Former Socceroos winger Scott Ollerenshaw has become the latest Australian to land a role in shaping Malaysia’s football future, and his appointment as Sabah FC’s new technical director comes with a warning for Australia.
Compatriot Brad Maloney led Malaysia’s U-19s to a shock 3-0 victory over Gary van Egmond’s Young Socceroos in 2019.
The minnows of Laos held the U-20’s to a 2-2 draw in the same year whilst in 2018 Vietnam defeated the Olyroos 1-0 at the AFC Championship in China.
The south-east Asians are coming and Ollerenshaw, Maloney, Perak coach Mehmet Durakovic and Johor Darul Ta’zim FC technical chief Alistair Edwards are helping lead the charge.
According to Ollerenshaw, a former teammate of Graham Arnold in the green and gold, the gap between a bevvy of south-east Asian nations and Australia has shrunk so dramatically over the past decade it’s now barely discernible.
“Back when I was playing in Malaysia (with Super League Sabah from 1994-97) we were told you could kiss goodbye to playing for the Australian national team again,” said the recently ordained TD of the Borneo-based club.
“Malaysia, Thailand, Vietnam and Indonesia weren’t respected.
“But there was a paradigm shift which began about 15 years ago, and was probably sparked by watching the development Japan were pumping in at youth level and realising they had to do the something to prevent being left behind.
“There’s been a significant push across the board to build infrastructure and invest heavily in producing quality young players.
“It was led by Johor (the powerhouse club who have won six successive Super League titles) and has branched out from there.
“Thailand and Vietnam have also invested massively and the results are coming. A decade ago all of this was inconceivable.”
Whilst Asia has powered ahead Australia’s football nurseries have suffered from neglect and a lack of vision, with 15-cap Ollerenshaw, who made his debut under the recently deceased Frank Arok, mourning a decline which has choked the Socceroos talent pipeline.
“We had a fantastic system when the Australian Institute of Sport was up and running and churning out players who went on to have fantastic careers and give unbelievable service to the national team (Mark Viduka, Craig Moore, Lucas Neill, Brett Emerton and Josip Skoko to name a few).
“Inexplicably there was then the adoption of the Dutch system (under Han Berger) where we brought in people who didn’t understand the intricacies of Australian football to run the game at youth level.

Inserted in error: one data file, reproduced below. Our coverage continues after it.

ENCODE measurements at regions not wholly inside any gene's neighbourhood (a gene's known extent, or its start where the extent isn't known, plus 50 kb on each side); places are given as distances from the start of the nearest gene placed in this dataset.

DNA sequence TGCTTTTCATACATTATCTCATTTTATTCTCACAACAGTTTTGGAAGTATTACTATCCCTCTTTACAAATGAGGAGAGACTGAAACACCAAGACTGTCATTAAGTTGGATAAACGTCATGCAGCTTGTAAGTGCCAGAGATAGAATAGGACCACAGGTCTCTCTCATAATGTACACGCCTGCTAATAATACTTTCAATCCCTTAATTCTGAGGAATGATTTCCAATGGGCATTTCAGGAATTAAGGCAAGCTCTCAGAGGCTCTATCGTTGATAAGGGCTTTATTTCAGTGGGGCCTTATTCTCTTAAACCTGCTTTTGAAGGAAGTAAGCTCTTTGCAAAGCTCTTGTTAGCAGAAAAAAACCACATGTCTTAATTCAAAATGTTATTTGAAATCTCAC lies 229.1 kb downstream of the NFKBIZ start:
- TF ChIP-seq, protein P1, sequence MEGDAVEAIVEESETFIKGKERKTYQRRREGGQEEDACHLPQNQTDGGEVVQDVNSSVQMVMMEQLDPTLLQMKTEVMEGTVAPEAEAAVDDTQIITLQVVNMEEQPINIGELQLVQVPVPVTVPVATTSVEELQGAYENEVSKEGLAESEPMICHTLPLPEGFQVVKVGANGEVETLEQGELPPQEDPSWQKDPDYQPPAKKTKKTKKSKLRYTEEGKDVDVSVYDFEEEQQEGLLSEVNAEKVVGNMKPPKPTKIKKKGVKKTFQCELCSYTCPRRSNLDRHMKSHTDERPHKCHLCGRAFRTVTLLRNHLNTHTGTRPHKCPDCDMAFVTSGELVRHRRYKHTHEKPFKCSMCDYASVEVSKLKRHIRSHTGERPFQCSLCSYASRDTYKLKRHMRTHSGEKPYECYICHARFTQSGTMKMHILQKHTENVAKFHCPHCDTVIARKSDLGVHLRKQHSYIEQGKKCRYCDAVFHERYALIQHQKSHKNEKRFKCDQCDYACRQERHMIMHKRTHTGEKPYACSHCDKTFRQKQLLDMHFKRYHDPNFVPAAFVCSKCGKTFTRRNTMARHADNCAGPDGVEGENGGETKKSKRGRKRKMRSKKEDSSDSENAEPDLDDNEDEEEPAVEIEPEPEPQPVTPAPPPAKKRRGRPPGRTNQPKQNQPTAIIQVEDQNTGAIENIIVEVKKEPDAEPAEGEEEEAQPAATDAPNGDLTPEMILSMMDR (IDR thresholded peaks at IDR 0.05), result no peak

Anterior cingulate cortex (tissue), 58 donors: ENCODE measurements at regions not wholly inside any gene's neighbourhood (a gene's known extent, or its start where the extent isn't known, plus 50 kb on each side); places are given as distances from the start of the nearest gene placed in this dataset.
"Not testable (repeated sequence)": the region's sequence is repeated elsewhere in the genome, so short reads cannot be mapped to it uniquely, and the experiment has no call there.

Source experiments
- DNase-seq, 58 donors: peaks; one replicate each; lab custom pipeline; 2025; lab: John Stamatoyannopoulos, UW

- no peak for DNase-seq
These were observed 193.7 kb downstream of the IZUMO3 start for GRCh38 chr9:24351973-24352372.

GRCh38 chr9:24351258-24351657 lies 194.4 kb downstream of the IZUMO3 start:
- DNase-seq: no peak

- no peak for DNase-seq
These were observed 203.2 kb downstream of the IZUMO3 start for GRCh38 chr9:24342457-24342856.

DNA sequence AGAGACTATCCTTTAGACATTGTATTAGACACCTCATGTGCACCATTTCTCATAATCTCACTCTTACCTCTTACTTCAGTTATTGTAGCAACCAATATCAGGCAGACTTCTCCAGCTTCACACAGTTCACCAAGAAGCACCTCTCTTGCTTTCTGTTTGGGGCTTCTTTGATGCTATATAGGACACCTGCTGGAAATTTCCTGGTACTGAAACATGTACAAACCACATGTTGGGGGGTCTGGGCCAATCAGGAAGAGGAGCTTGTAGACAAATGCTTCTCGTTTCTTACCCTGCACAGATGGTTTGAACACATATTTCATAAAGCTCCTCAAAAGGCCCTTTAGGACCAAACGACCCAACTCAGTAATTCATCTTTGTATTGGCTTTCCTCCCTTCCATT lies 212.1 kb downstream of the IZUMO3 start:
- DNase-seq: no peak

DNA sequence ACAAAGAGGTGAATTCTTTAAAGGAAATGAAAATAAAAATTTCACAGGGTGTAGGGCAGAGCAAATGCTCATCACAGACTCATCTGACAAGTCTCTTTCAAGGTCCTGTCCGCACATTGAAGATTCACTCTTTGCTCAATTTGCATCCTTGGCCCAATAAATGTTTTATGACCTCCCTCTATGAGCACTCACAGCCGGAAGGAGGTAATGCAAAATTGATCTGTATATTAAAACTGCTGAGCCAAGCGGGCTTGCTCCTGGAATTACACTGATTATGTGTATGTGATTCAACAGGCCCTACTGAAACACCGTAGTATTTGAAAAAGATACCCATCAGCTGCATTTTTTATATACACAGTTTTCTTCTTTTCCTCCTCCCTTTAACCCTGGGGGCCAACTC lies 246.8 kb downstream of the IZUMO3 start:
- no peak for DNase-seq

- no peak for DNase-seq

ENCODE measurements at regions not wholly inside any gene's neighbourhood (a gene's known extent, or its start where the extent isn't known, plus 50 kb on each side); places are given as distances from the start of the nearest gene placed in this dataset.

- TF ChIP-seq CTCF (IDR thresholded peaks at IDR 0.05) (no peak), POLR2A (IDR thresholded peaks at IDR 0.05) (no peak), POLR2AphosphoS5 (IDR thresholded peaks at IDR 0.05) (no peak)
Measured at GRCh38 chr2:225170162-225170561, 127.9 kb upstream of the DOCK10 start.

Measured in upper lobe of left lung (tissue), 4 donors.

“There was an arrogance which looked down on what had previously been achieved, and those who brought these people in should hold their hands up.
“Nobody has taken accountability for that failure - and it’s been a big failure.
“They made football extremely complicated with grandiose terminology and theories but it’s not.”
Ollerenshaw, 52, believes Australia needs to go “back to basics” and concentrate “on what works for us”.
“We are not producing players anywhere near the calibre that we used to,” he added.
“That’s putting enormous pressure on Graham Arnold (with the Socceroos and Olyroos).
“In order to move in the right direction you have to hit rock bottom first - I’m just not sure we’re there yet.
“Graham Arnold is a great coach and I feel for him and know he’s working to help bring more opportunities for young players with their clubs.
“South-east Asia isn’t just closing the gap - some countries have gone past us (in producing young talent).
“What’s happened this year in the A-League is a blessing in disguise with the young players getting more opportunities. That’s happened more by luck than design.
“With the coronavirus and the salary cap going down clubs have been forced to play some of the kids, and that’s a good thing.
“Some of the young kids I’ve seen playing in the A-League are a breath of fresh air.”
Referencing his new role - a departure from Ollerenshaw’s long-established gig staging the Borneo Cup youth tournament for club teams from around the world - Ollerenshaw, 52, said: “Sabah has traditionally produced great local players but there’s been a drop off in the 20 or so years I’ve been living here,” he said.
“I know the talent is out there in the villages around the place. But they’re not going to come knocking on our door, we have to go out and find them.”
Ollerenshaw retired prematurely at the age of 31, beset by hip issues, and was instrumental in bringing a host of players with mixed parentage to the Malaysian Super League including Brendan Gan.